• Exercise researchers and physicians have some blunt advice for those of us aiming to return to regular exercise now: Start slowly and then rev up your workouts, also slowly. American adults tended to be about 12 percent less active after the stay-at-home mandates began in March than they were in January. But there are steps you can take to ease your way back into regular exercise safely. First, “start at no more than 50 percent of the exercise you were doing before Covid,” says Dr. Monica Rho, the chief of musculoskeletal medicine at the Shirley Ryan AbilityLab in Chicago. Thread in some preparatory squats, too, she advises. “When you haven’t been exercising, you lose muscle mass.” Expect some muscle twinges after these preliminary, post-lockdown sessions, especially a day or two later. But sudden or increasing pain during exercise is a clarion call to stop and return home.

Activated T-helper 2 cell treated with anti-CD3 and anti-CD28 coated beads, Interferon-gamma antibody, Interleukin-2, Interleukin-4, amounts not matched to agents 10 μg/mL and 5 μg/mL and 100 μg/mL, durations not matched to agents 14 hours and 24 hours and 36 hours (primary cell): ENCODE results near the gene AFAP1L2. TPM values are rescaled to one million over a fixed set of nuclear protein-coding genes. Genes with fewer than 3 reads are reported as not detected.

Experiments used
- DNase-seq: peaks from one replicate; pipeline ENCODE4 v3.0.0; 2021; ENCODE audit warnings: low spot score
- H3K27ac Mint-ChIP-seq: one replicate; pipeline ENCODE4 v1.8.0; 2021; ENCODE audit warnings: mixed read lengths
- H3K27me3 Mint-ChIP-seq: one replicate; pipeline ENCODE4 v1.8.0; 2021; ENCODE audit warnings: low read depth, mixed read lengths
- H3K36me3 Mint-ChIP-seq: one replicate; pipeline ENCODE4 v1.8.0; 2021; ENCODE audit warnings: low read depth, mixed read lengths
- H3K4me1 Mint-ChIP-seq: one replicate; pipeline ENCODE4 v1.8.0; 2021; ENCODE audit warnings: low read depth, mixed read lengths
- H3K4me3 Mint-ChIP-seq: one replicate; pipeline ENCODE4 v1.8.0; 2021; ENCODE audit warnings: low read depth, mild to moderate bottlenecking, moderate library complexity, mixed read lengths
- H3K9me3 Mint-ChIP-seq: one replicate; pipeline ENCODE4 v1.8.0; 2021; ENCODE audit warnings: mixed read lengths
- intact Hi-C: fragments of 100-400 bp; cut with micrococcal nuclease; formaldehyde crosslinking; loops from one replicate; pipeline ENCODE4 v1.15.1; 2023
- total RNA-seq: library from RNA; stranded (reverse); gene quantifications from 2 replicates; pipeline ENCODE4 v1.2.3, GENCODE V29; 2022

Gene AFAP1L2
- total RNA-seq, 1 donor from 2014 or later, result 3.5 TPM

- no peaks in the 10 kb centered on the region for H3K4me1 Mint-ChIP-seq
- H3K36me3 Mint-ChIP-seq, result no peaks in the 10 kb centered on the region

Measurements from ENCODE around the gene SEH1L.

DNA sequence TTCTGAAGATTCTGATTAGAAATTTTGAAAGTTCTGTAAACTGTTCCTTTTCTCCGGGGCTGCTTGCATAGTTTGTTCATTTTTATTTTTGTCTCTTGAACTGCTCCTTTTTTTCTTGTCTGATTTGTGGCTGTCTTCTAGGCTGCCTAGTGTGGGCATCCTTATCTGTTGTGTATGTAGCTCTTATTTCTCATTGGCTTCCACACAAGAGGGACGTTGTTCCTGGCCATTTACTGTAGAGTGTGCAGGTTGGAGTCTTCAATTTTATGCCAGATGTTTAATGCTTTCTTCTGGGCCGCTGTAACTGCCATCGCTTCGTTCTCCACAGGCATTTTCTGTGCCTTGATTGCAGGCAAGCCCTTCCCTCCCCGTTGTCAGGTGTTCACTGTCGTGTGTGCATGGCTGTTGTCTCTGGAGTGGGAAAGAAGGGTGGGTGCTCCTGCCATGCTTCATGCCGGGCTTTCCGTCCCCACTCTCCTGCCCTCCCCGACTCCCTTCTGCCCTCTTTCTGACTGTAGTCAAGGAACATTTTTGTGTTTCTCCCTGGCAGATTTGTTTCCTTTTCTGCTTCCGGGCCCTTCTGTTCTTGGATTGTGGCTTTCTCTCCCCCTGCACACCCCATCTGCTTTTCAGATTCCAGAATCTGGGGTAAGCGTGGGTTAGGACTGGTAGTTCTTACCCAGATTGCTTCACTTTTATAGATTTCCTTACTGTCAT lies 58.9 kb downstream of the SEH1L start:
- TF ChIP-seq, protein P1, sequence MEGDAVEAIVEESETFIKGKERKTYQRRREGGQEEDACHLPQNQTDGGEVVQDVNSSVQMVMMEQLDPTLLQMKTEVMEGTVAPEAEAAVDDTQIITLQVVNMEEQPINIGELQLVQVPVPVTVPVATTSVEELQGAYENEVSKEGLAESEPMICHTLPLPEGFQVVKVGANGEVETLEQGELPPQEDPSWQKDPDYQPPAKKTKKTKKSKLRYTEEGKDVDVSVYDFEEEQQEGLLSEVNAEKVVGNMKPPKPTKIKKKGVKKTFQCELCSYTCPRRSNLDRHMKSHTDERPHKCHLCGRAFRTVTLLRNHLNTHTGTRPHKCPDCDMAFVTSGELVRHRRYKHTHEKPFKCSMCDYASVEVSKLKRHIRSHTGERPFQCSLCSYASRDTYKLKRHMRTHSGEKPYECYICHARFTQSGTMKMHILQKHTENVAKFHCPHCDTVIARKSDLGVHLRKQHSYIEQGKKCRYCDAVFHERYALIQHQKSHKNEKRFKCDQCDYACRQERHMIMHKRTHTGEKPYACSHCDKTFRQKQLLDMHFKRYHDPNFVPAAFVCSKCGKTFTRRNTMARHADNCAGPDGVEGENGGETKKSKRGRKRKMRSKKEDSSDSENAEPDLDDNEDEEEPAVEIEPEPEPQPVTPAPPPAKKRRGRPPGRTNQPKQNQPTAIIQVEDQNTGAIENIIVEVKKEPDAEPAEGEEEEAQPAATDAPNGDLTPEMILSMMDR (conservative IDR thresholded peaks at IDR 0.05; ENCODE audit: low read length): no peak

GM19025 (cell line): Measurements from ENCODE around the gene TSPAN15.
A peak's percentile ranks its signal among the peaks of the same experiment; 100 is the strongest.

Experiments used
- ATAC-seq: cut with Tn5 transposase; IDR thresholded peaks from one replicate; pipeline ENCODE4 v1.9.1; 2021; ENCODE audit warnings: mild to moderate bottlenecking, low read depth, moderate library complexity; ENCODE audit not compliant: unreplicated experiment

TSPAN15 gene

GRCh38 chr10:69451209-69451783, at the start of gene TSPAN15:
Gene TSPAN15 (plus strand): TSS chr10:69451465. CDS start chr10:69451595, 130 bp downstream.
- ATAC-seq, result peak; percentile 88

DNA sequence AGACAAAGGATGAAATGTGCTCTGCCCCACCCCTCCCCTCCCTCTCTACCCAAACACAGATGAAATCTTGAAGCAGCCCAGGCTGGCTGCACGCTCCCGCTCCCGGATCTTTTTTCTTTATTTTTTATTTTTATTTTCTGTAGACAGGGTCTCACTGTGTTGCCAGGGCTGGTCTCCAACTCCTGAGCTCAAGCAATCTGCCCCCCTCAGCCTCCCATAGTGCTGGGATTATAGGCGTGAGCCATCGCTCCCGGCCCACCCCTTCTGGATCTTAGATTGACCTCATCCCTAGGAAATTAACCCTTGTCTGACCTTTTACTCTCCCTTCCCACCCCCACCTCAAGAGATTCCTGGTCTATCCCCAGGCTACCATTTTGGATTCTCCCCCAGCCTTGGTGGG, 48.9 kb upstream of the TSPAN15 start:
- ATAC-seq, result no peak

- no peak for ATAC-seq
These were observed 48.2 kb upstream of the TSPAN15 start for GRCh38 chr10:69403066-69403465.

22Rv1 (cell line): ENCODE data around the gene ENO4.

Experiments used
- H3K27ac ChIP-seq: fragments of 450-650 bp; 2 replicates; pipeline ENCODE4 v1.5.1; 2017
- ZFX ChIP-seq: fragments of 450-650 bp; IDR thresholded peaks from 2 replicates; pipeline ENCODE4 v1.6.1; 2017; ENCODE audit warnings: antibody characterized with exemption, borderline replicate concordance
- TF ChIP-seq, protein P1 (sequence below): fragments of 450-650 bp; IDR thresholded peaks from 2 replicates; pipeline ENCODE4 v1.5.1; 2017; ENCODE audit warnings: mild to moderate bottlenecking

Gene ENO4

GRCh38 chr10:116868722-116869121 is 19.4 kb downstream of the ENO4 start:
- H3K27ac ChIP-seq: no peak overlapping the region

• States are reopening bit by bit. This means that more public spaces are available for use and more and more businesses are being allowed to open again. The federal government is largely leaving the decision up to states, and some state leaders are leaving the decision up to local authorities. Even if you aren’t being told to stay at home, it’s still a good idea to limit trips outside and your interaction with other people.